The end of 3D Modeling: Project Tango at Google I/O

Details about Google Project Tango, 3D vision for mobile devices, have been available since February. At Google I/O project lead Johnny Lee demonstrated the latest device featuring Nvidia’s K1 Tegra, putting some flesh on the bones of an undeniably cool idea. 

Project Tango Reference Design with K1 Tegra
The latest iteration of a Project Tango device: record your reality and make it what you want it to be. Google is working with 40 active partners to put computer vision to work in consumer devices.

The early assessments from Google I/O this year are that the company got a lot of work done, but maybe not so much magic. The mainstage presentations covered the upcoming L version of Android, which will get its official cute dessert name later this year as products using it come to market. The straightforward L code name suits this year’s Google I/O, which covered the ever widening territory of Google’s interests, and mobile’s capabilities. The company showed off its new tools for developing apps for wearables, drivables, and watchables (TVs, tablets, etc.).

That’s not to say there was no magic. Computer scientist Johnny Lee, of Project Tango demonstrated the latest iteration of a tablet with machine vision.  The new device is the culmination of 4 design iterations as the team worked to reduce the size of the camera module and produce a practical, affordable device. The tablet-sized device is based on Nvidia’s Tegra K1 with a 128GB SSD, and 4GB of RAM. It also features accelerometers, two cameras (one wide angle camera and a traditional camera), which combine to capture image, depth, and motion sensing.  According published reports, the development kit will cost $1,024 and includes Google’s SDK.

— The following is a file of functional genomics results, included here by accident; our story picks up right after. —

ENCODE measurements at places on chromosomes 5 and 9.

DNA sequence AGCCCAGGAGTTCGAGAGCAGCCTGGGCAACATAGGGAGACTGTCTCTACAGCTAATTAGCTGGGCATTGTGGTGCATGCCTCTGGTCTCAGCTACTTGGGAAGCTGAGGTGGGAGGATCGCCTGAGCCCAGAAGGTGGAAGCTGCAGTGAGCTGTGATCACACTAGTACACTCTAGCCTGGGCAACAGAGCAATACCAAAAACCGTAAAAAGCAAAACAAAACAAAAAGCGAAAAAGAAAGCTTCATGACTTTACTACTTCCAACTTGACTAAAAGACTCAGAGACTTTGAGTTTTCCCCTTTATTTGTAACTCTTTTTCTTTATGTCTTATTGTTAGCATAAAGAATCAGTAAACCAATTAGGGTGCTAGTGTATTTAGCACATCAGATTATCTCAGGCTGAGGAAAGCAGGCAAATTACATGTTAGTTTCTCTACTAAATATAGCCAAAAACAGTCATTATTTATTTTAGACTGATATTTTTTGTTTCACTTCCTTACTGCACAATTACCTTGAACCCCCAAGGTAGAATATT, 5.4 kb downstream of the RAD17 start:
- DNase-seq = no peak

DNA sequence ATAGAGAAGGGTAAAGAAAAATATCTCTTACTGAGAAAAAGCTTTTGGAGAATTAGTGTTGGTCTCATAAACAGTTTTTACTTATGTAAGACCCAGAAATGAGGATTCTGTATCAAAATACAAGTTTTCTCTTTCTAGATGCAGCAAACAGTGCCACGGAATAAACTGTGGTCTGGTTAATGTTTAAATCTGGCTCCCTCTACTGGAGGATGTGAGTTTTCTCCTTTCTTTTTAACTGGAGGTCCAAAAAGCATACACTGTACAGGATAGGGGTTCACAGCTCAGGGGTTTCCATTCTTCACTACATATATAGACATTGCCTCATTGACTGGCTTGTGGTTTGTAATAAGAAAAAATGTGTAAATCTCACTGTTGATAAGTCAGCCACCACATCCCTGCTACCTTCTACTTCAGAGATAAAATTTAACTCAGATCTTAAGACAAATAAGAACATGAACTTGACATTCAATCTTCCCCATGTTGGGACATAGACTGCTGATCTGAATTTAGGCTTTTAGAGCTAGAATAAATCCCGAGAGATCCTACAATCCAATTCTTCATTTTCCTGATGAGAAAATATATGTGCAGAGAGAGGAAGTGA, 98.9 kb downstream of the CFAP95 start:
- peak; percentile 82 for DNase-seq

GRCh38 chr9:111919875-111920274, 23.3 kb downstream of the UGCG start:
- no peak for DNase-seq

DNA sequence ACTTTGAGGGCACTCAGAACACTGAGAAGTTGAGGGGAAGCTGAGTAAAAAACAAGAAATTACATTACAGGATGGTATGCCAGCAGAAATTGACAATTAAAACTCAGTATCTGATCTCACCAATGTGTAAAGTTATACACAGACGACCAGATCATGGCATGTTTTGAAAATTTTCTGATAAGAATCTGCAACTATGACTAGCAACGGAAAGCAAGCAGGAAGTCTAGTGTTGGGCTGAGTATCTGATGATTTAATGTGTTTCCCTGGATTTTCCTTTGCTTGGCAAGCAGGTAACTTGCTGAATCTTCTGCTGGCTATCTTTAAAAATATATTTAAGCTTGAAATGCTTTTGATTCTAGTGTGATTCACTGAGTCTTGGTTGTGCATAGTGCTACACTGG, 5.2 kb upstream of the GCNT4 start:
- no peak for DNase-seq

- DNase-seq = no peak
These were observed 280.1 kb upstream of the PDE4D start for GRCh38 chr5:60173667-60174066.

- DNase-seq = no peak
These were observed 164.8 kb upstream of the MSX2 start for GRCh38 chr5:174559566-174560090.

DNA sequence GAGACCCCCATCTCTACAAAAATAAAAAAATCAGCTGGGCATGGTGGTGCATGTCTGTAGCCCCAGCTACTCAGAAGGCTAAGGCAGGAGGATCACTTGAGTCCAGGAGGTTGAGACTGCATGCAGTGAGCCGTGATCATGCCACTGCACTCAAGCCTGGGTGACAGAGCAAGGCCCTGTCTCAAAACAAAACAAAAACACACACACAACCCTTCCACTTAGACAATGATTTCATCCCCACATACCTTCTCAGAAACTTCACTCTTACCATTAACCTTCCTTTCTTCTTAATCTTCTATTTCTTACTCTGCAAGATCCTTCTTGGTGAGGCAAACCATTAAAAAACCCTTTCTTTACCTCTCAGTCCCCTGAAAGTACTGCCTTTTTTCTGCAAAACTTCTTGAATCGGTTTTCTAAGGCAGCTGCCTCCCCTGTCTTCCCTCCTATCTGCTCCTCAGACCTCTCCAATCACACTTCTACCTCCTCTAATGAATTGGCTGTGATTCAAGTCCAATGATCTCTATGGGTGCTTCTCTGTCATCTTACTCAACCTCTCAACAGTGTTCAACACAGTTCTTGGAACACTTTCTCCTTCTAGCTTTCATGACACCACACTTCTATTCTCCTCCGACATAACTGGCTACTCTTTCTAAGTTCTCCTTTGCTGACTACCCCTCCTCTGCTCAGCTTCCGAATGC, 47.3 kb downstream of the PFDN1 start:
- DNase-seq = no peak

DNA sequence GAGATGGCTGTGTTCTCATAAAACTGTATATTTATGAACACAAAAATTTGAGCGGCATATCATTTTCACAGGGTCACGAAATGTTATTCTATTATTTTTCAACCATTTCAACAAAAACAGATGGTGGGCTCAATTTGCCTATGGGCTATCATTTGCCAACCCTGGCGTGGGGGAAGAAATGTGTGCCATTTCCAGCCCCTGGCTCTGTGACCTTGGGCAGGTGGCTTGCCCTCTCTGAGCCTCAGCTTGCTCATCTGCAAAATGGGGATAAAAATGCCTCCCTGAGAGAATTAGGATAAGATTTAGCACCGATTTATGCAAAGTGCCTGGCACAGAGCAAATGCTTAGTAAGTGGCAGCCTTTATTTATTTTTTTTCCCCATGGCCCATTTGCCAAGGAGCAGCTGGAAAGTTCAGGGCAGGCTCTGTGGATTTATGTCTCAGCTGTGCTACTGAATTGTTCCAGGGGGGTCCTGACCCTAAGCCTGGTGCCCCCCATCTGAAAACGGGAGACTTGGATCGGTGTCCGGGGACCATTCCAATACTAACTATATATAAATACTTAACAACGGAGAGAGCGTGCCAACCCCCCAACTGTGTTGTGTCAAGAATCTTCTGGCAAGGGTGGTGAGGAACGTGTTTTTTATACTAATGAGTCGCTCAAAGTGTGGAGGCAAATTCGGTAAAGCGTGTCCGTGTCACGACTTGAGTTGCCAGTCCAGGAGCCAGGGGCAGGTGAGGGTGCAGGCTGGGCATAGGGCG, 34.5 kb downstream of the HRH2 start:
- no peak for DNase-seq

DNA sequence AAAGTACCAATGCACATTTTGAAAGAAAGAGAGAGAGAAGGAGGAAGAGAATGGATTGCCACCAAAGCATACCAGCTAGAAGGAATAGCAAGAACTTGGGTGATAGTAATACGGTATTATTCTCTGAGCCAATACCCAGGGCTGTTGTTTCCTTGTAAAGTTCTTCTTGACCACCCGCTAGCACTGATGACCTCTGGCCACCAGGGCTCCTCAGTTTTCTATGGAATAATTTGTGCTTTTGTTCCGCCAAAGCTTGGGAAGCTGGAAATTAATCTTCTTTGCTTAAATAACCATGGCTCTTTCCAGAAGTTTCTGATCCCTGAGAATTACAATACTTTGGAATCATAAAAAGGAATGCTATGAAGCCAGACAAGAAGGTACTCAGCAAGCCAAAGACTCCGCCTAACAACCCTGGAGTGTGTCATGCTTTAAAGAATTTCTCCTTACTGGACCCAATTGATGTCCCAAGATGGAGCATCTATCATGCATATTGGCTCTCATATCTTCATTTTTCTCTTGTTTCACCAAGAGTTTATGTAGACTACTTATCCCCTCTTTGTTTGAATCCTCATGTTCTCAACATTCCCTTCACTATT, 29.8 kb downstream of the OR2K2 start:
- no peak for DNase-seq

No place like home: Matterport was able to build a 3D model from data collected by a Project Tango device. (Source: Matterport)
No place like home: Matterport was able to build a 3D model from data collected by a Project Tango device. (Source: Matterport)

At Google I/O Johnny Lee’s demonstrated that the device can not only see but it can build. Lee’s demos showed the device being walked around Google HQ, up several flights of stairs and down, and also through Lee’s house. The device could construct a rough 3D model of the environments in real time. In addition, capturing the data and applying post-processing could result in a realistic 3D model of the space. The model showed by Lee was built by developer Matterport, which specializes in machine vision software. The room they used is far from a pristine area; it’s a room in transition complete with packing boxes, tools, cans, drapes, etc.

First of all, creating a usable model of an area with consumer hardware is decidedly cool, and second of all that model can be just the starting point. The model can provide the bones for different environments — a complete remodel, an idealized fantasy land, a space ship.

Even though the focus is on the consumer market, it’s not surprising that Autodesk and Trimble are among the active participants in the Tango project. The world of 3D modeling is changing fast and it’s changing forever.